Millions of voters queued up to vote in Pakistan’s 11th general elections, with some history-making events also taking place in the conservative areas where women are usually not allowed to take part in an activity outside their homes.
Women in a village located in Khuhab, a city in Punjab, made history by casting their votes for the first time ever since the country came into being.
They reached the polling stations soon after the polling time started and used their right, Daily Pakistan reported.
Females in the tribal district of Mohmand proceeded on foot to the polling stations. Likewise, women in Dir were also allowed to cast their ballot. Dir was once a Taliban stronghold where women had few rights and were not allowed to vote.
In Lower Dir, there was a heavy turnout of women voters and it was the same scene in Mithi and Badin areas of Sindh.
Women were allowed to cast their votes in Hali Banda area of Achini on the outskirts of Peshawar after the Election Commission took notice of locals barring female voters in Peshawar and Bannu from exercising their right to vote.
In another Peshawar constituency, women voter turnout was reportedly very low. Out of 1,700 votes expected to be cast, only 56 votes were cast till the afternoon.
Women have had the right to vote since the founding of the country but being able to use it is a different story.
As the polling progressed, there were complaints of women being barred from voting in several areas, including Noshera, said the Election Commission secretary.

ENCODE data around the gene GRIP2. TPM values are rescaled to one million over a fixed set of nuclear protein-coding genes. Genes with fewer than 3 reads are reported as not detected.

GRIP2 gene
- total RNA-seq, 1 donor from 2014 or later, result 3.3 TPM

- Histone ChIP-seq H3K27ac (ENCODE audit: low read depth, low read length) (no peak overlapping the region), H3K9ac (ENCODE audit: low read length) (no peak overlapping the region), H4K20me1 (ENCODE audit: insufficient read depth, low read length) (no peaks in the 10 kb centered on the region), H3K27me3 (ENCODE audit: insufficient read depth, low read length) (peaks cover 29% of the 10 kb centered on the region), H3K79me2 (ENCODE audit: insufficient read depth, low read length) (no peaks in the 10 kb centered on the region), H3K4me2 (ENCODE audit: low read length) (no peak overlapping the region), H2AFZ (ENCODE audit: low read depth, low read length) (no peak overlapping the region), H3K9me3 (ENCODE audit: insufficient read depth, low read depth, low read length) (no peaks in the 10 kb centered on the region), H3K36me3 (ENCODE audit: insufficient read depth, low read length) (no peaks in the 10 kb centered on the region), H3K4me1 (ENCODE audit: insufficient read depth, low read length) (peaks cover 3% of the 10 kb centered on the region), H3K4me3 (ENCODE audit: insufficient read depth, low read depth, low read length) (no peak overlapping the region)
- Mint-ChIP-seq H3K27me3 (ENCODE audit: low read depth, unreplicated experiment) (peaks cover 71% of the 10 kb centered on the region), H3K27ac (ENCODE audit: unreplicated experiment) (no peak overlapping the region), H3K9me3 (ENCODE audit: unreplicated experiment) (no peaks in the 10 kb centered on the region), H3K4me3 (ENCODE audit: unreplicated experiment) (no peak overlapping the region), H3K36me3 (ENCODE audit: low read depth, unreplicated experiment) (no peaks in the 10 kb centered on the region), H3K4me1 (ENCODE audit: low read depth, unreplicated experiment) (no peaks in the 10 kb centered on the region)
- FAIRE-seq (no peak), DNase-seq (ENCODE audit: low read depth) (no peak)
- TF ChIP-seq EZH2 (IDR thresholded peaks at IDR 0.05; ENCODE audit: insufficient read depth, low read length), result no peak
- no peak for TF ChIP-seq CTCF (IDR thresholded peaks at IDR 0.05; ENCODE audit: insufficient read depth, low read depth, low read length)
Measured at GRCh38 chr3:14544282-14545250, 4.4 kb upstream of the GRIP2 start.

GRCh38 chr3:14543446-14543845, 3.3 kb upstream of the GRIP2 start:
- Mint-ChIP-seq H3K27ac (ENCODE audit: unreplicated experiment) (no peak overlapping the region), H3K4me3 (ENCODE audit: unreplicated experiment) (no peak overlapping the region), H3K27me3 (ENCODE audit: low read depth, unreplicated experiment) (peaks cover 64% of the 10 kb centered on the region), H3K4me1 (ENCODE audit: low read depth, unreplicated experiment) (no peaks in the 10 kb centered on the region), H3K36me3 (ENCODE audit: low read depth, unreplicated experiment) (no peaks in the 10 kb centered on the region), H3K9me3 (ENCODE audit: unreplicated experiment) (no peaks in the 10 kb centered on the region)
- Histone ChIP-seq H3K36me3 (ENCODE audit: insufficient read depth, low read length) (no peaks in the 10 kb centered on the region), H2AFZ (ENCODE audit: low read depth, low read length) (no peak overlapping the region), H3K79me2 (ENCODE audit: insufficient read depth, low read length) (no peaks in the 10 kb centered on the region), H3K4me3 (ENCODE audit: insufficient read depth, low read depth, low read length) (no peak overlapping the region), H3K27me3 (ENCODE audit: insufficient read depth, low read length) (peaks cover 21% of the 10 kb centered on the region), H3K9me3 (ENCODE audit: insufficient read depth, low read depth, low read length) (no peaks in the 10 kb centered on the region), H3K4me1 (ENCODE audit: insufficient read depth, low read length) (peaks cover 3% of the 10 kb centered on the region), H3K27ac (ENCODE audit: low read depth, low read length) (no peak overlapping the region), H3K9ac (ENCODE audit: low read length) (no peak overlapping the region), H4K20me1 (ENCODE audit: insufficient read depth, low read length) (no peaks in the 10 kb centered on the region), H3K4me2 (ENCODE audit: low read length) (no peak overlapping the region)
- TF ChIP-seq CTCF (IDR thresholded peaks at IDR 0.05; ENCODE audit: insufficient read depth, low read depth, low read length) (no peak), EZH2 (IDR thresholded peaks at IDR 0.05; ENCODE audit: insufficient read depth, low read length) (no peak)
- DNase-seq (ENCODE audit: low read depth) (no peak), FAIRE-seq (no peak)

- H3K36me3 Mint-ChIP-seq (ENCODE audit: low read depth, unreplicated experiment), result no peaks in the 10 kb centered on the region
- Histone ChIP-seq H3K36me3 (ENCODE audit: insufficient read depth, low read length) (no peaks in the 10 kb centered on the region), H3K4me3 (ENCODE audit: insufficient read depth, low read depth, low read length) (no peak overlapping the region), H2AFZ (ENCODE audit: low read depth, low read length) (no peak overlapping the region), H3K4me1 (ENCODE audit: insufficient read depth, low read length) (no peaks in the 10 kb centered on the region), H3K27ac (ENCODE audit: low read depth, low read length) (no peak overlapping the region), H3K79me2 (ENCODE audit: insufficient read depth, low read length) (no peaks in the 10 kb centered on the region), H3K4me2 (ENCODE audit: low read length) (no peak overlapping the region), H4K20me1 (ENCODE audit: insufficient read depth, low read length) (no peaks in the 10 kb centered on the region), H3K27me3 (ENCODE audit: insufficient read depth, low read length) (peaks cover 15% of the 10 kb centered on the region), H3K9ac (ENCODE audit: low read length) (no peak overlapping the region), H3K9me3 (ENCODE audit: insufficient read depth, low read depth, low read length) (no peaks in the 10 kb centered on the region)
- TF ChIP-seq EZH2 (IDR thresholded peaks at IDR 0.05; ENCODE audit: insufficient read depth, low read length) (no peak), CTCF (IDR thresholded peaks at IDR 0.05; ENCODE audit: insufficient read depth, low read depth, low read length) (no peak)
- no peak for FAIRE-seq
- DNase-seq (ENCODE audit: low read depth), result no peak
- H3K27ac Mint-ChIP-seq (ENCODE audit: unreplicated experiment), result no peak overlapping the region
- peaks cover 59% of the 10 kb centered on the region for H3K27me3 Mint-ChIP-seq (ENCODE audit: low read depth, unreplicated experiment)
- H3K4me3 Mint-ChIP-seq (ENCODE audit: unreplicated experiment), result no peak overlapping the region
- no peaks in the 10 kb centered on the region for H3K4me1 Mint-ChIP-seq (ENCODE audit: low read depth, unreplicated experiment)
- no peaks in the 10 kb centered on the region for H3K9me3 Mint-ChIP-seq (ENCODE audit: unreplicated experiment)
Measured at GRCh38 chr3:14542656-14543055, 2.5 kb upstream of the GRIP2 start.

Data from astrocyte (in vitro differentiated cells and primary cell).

In one constituency of Mandi Bahauddin, a city in Punjab, women were unable to exercise their right to vote.
According to reports, women in parts of Khyber-Pakhtunkhwa province were being dissuaded from voting. No woman voted in Shangla and Kohistan districts of the province.
The reason behind the low female turnout was the absence of a segregated polling station, reports said.
All political parties, especially the religious ones, said in their political campaigns that women should be allowed to vote. However, women in certain areas were forbidden to vote by jirgas — Council of Elders.
Despite announcements aired by mosques in several areas, women did not turn up to vote.
The election body said that any polling station where women’s votes were polled less than 10 per cent of the overall votes cast will have its results cancelled.
The 10 per cent requirement is part of election laws governing the process.
In the ongoing elections, as many as 105.96 million people, including 47 million female voters, will be able to use their right to vote from 8 a.m. till 6 p.m. without any formal break, with over 12,000 candidates vying for 272 national and 570 provincial assembly seats.